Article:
Exegesis And Epistles Analysis

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Exegesis and Hermaneutics: How to Interpret the Gospels and Epistles Matthew, Mark, Luke and John are the four Gospels which contain the rich history of Jesus ' life, death and Resurrection, which is the Good News that we as His follower 's need to share with other people (New International Version, Matthew 5:14-16). These books were written as eyewitness narratives of Jesus ' miracles and teachings so they are accurate historical records of Jesus ' life and sayings as a man here on earth. The epistles contain parts of theology and instructions for the Church to live as the body of Christ. There are some similarities and differences in how to interpret each of these New Testament books, which both include the process of exegesis and hermaneutics. …show more content…
A Bible dictionary or commentary is helpful for understanding the historical context of the author 's setting (33). The next step is to find out the literary context and observe the format the passage was written in. For determining whether a book is an Epistle or not, one must look at the literary format; true epistles will be letters which include the following items: the name of the writer, the recipient or intended audience, a greeting, body, then a final greeting or farewell (59). The Gospels are written as narratives of Jesus ' life and his teachings (132). Jesus often used hyperboles in parables to get a point across, as well as proverbs, similes, metaphors, poetry, questions and irony (136). One major difference between the two types of books is that the epistles contain are occasional documents that contain only parts of an author 's theology, as if modern day readers are hearing only one side of a conversation; whereas the gospels were stories and sayings written about Jesus (60, 132). There are four gospels with different details about Jesus and his teachings according what the authors were trying to convey to their communities, though they were all inspired by the same Holy Spirit …show more content…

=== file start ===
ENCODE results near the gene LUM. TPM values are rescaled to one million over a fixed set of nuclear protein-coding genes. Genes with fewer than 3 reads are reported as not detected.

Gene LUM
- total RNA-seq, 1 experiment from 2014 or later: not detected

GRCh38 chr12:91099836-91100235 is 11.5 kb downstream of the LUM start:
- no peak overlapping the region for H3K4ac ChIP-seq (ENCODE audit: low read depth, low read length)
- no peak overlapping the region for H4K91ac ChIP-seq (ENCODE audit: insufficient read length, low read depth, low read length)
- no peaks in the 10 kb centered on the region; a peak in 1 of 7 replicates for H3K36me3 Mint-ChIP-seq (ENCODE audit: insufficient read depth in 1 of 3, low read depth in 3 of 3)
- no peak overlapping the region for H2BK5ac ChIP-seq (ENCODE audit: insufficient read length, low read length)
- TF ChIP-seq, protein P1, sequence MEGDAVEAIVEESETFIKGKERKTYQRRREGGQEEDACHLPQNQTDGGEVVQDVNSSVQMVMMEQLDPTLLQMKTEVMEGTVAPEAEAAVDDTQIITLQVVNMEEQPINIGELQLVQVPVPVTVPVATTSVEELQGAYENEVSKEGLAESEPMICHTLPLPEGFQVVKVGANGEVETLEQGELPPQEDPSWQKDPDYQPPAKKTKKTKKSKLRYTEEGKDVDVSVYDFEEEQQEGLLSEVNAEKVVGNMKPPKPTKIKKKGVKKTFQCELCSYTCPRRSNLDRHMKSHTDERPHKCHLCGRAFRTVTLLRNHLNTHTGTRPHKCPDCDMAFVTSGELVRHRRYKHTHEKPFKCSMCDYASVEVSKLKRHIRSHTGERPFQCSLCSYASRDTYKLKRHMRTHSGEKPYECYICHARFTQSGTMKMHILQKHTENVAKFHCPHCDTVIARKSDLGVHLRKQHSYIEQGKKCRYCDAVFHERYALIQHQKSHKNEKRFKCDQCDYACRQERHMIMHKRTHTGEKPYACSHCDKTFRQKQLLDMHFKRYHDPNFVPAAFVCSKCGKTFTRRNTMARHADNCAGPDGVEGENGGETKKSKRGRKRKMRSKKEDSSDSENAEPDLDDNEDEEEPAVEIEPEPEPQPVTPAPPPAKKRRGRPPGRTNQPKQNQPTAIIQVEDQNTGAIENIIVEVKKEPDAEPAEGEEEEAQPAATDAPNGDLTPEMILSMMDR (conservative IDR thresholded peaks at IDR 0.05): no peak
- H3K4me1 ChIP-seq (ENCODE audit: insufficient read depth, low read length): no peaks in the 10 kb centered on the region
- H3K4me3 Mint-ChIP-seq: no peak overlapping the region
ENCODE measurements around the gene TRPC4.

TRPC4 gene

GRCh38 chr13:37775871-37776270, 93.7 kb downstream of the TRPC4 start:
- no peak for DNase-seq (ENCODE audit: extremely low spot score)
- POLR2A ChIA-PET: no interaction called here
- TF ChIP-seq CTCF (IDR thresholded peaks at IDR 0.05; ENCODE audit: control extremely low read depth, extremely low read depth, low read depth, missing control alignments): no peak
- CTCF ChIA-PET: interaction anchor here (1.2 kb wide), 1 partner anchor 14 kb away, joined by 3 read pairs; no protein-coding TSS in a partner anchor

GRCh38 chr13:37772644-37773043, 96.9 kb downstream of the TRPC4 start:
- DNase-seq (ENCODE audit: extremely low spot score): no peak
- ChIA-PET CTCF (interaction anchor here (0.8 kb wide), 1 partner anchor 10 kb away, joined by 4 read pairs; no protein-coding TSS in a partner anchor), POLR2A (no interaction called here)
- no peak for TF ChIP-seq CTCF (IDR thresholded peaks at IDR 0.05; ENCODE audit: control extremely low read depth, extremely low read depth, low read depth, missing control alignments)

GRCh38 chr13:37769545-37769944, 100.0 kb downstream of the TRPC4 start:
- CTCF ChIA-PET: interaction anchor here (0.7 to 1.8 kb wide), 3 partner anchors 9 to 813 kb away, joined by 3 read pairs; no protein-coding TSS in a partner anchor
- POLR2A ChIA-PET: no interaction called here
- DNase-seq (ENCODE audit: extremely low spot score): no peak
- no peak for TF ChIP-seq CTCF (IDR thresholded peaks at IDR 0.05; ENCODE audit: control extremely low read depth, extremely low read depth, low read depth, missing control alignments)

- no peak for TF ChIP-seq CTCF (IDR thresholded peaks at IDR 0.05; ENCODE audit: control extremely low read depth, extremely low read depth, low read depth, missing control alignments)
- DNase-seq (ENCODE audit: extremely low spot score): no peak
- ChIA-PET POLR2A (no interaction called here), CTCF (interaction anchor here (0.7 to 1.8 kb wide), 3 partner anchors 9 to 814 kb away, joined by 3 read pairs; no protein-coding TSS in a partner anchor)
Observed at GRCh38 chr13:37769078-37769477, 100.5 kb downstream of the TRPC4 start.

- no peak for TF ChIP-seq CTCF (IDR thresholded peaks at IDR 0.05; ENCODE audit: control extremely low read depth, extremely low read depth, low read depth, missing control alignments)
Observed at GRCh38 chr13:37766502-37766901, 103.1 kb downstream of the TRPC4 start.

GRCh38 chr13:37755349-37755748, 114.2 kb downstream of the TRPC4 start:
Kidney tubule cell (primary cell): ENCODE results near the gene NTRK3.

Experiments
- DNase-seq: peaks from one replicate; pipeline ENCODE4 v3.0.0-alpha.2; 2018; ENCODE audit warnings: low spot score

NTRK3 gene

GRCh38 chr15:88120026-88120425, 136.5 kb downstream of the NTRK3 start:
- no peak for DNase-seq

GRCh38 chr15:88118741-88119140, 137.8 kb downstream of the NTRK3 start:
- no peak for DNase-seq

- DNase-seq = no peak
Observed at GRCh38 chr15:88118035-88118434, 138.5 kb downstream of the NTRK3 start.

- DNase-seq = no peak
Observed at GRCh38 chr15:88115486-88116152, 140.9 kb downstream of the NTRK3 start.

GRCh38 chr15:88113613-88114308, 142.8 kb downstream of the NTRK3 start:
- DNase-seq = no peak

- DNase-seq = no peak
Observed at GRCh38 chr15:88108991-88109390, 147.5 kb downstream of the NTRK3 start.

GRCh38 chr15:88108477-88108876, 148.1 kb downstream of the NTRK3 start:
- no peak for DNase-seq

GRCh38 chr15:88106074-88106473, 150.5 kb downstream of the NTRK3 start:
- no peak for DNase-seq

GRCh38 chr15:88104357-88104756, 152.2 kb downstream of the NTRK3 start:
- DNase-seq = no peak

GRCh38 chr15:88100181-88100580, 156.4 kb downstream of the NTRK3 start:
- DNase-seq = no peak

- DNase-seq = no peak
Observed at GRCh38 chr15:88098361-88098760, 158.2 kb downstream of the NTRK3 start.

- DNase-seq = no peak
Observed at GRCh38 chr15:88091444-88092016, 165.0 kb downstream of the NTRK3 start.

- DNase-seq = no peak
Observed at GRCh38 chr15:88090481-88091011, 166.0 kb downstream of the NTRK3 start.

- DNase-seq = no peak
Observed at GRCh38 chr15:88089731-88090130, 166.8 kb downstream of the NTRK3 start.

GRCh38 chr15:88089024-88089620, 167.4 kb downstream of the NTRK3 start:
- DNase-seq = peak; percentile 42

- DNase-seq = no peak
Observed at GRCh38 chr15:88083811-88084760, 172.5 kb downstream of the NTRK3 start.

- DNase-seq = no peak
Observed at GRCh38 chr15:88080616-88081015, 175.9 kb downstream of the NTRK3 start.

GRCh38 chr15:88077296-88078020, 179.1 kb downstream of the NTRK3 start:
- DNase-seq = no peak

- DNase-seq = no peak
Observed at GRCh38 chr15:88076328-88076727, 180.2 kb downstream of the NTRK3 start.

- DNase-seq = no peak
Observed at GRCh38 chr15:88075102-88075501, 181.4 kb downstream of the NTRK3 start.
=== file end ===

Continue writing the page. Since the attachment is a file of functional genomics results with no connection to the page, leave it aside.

This is especially true when reading the Epistles (Gordon and Fee 62). Whether one is reading an epistle or a gospel, it is best to think in paragraphs (67). Hermaneutics, which is the study of how a text applies to our lives in the 21st century, can only be done after exegesis has been performed in order to understand better what God was trying to convey to the people at that moment in history (84). There are several problems with how to interpret cultural relativity, as there are some things that are not culturally relevant or applicable in today 's time that one must take into consideration when reading either an epistle or a gospel (84, 149). For example, in 2 Timothy 2:13, Paul 's request for his cloak is not something that we can provide today (84). To “greet each other with a holy kiss” was culturally appropriate at the time, but in modern day United States, that is not a common practice (2 Corinthians 2:13). The key is to distinguish the central message of the Bible and what is dependent on it, so that the Gospel is not turned into cultural or religious law, or that it is changed to reflect every culture (85). Whenever Jesus preached, he expanded on Old Testament laws which are hard for 21st century readers to understand how the Law applies today (149). Modern day readers also have a hard time

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